DB2 LUW partitioned databases haven't been called DPF, the Database Partitioning Feature, since 2007. However, a lot of people still use the term. That's not a bad thing, but they tend to search with it, too :) That means they don't always find the answers they want. For example, how do I do HA for DB2 DPF? I get that one often enough that I'm going to provide some answers in this post.
First, understand that DB2's partitioned database function is now found in several products:
Next, know that built into all of these is the IBM Data Replication technology called Q Replication. Why does that matter? Q Replication is commonly used as a high availability solution for DB2. It works well with DPF. All you need to know is how to use it and whether you need to buy it. Let's start with cost.
Is Q Replication Free?
For many years, Q Replication has been available in the Homogeneous Replication Feature for DB2 and InfoSphere Replication Server. However, to provide Q as an HA option with DB2, IBM recently started making two-DB2 Q Replication available at no extra cost in several products, including the warehouse products. That means an HA solution comes with all DB2 partitioned databases (starting with 9.7.2). It also means you have an HA solution for IBM Smart Analytics Systems since their software stack includes InfoSphere Warehouse.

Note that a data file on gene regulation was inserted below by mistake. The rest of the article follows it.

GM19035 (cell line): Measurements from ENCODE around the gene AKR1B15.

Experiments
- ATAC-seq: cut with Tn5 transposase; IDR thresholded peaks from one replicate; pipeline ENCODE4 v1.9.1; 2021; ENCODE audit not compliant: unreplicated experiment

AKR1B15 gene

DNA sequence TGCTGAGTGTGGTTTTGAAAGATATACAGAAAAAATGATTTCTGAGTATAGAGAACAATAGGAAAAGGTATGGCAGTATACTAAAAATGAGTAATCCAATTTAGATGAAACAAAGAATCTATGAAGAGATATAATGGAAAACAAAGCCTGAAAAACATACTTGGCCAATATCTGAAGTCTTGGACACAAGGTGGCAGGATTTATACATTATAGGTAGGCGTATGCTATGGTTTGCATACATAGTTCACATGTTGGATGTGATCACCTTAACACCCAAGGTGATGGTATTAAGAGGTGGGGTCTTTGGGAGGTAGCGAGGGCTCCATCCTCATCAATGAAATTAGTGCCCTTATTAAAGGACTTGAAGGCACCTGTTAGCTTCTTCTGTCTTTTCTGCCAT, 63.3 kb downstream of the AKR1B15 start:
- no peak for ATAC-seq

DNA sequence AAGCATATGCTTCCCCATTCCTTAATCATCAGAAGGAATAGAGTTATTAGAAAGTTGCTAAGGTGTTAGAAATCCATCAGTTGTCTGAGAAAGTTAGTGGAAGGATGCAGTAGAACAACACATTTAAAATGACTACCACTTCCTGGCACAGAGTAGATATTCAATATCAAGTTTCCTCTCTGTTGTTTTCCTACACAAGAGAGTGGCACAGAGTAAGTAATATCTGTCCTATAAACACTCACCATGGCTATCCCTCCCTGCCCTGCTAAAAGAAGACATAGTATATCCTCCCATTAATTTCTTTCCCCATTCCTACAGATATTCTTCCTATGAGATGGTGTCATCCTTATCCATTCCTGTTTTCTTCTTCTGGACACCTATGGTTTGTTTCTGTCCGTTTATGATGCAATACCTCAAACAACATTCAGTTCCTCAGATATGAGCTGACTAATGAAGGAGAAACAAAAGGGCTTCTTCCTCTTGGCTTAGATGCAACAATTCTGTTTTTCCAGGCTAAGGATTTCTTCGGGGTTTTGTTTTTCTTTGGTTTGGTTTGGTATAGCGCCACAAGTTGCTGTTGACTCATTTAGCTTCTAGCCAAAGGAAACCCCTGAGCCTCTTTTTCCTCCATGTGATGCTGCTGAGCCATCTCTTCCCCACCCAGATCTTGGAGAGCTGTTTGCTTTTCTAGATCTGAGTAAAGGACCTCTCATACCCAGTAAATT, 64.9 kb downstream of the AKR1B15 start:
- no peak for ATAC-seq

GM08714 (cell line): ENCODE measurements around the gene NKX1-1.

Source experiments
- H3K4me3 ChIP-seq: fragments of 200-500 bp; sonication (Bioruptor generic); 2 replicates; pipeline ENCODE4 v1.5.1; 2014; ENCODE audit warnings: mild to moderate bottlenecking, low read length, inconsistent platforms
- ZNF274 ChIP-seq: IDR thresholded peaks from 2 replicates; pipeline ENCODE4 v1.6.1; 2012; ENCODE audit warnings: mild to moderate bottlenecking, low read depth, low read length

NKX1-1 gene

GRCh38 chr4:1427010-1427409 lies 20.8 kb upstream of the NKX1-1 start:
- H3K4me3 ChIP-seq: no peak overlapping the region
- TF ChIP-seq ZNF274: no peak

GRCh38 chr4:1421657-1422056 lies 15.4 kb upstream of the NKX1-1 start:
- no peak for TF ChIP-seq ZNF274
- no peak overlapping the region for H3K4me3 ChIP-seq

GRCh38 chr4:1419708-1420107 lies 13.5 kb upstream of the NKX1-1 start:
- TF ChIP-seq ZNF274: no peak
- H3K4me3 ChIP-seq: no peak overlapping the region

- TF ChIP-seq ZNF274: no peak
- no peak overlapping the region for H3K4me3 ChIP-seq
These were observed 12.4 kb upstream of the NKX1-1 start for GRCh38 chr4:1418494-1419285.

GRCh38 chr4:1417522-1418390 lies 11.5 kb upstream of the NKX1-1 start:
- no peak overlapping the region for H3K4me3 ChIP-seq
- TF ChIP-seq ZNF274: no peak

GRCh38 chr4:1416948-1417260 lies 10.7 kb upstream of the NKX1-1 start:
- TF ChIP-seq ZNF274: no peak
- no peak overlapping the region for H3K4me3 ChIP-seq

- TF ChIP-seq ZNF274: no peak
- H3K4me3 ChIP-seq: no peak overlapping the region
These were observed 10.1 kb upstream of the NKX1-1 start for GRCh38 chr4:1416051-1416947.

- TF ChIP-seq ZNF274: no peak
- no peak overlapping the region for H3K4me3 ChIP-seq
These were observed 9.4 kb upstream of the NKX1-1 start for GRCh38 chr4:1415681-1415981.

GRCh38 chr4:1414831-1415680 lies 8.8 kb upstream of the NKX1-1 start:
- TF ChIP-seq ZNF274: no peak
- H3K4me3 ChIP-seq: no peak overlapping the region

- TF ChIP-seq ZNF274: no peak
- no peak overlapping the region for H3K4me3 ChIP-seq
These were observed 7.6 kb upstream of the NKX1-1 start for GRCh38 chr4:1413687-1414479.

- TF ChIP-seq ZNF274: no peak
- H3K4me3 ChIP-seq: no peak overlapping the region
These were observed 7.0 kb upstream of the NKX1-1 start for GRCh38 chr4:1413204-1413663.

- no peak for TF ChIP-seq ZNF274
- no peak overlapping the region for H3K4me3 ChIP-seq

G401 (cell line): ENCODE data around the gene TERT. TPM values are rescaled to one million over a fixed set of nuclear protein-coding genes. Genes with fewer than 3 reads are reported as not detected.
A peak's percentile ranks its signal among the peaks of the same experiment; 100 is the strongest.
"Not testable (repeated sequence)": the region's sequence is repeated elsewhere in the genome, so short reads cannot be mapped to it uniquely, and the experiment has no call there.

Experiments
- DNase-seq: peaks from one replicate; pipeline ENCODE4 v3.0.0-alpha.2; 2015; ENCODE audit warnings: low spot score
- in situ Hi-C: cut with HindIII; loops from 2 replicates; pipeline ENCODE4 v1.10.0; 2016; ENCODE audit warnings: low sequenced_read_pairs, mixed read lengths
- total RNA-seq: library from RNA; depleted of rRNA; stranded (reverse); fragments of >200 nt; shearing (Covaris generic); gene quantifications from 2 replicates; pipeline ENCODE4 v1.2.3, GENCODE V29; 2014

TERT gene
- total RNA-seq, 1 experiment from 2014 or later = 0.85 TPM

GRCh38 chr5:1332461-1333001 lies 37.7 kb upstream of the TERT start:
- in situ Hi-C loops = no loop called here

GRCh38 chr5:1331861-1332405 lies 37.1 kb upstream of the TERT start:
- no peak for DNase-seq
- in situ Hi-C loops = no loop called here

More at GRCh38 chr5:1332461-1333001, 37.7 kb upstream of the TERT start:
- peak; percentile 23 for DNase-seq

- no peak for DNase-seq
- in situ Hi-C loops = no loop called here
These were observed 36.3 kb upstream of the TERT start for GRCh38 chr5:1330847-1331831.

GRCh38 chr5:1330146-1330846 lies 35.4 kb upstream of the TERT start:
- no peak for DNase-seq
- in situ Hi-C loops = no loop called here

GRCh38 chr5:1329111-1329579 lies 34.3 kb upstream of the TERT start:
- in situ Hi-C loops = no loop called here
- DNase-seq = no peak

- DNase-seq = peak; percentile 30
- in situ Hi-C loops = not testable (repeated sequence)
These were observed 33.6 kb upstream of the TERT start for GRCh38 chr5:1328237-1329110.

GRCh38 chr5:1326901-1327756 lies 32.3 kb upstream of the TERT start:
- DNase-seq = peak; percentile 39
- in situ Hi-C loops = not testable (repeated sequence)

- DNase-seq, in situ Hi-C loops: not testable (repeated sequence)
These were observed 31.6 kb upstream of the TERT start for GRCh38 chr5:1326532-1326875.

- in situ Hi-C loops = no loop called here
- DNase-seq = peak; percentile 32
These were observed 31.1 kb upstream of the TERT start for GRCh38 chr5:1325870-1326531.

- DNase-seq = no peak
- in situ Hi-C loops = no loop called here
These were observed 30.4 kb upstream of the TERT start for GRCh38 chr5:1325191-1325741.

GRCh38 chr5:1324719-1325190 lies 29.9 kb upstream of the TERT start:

How Does It Work with DPF?
With Q Replication, you can choose to have any database partitioned - source, target, or both. I'm going to use a picture that has partitioned databases at both sites. It highlights the main points we want to discuss.
Notice the following:
All of this can be set up through a GUI or scripting.
The key ones are:
For More Information...
You can find more information several places:
If you have questions, see the Q Replication message board on developerWorks.